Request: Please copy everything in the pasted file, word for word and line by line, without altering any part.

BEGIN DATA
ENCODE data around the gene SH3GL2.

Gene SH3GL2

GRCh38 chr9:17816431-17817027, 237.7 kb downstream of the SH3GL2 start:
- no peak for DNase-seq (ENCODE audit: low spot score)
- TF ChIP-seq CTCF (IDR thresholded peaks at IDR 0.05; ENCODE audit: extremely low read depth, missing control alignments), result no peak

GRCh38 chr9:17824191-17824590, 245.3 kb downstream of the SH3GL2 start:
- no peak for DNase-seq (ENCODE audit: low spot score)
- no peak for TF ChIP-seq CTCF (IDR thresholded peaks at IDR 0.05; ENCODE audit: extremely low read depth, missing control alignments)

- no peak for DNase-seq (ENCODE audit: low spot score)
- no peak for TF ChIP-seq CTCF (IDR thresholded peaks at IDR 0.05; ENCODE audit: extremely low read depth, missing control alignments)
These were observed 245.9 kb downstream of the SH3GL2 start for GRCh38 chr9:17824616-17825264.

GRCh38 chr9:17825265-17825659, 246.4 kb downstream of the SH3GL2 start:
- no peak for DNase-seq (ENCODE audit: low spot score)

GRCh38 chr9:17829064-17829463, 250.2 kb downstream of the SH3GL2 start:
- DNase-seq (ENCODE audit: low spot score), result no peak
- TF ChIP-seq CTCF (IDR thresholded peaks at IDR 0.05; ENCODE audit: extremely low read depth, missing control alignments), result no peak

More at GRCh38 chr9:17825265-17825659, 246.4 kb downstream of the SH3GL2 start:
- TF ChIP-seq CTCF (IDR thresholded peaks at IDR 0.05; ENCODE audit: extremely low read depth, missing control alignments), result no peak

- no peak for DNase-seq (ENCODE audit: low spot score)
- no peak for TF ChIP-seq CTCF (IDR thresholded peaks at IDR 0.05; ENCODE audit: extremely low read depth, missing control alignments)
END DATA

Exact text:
ENCODE data around the gene SH3GL2.

Gene SH3GL2

GRCh38 chr9:17816431-17817027, 237.7 kb downstream of the SH3GL2 start:
- no peak for DNase-seq (ENCODE audit: low spot score)
- TF ChIP-seq CTCF (IDR thresholded peaks at IDR 0.05; ENCODE audit: extremely low read depth, missing control alignments), result no peak

GRCh38 chr9:17824191-17824590, 245.3 kb downstream of the SH3GL2 start:
- no peak for DNase-seq (ENCODE audit: low spot score)
- no peak for TF ChIP-seq CTCF (IDR thresholded peaks at IDR 0.05; ENCODE audit: extremely low read depth, missing control alignments)

- no peak for DNase-seq (ENCODE audit: low spot score)
- no peak for TF ChIP-seq CTCF (IDR thresholded peaks at IDR 0.05; ENCODE audit: extremely low read depth, missing control alignments)
These were observed 245.9 kb downstream of the SH3GL2 start for GRCh38 chr9:17824616-17825264.

GRCh38 chr9:17825265-17825659, 246.4 kb downstream of the SH3GL2 start:
- no peak for DNase-seq (ENCODE audit: low spot score)

GRCh38 chr9:17829064-17829463, 250.2 kb downstream of the SH3GL2 start:
- DNase-seq (ENCODE audit: low spot score), result no peak
- TF ChIP-seq CTCF (IDR thresholded peaks at IDR 0.05; ENCODE audit: extremely low read depth, missing control alignments), result no peak

More at GRCh38 chr9:17825265-17825659, 246.4 kb downstream of the SH3GL2 start:
- TF ChIP-seq CTCF (IDR thresholded peaks at IDR 0.05; ENCODE audit: extremely low read depth, missing control alignments), result no peak

- no peak for DNase-seq (ENCODE audit: low spot score)
- no peak for TF ChIP-seq CTCF (IDR thresholded peaks at IDR 0.05; ENCODE audit: extremely low read depth, missing control alignments)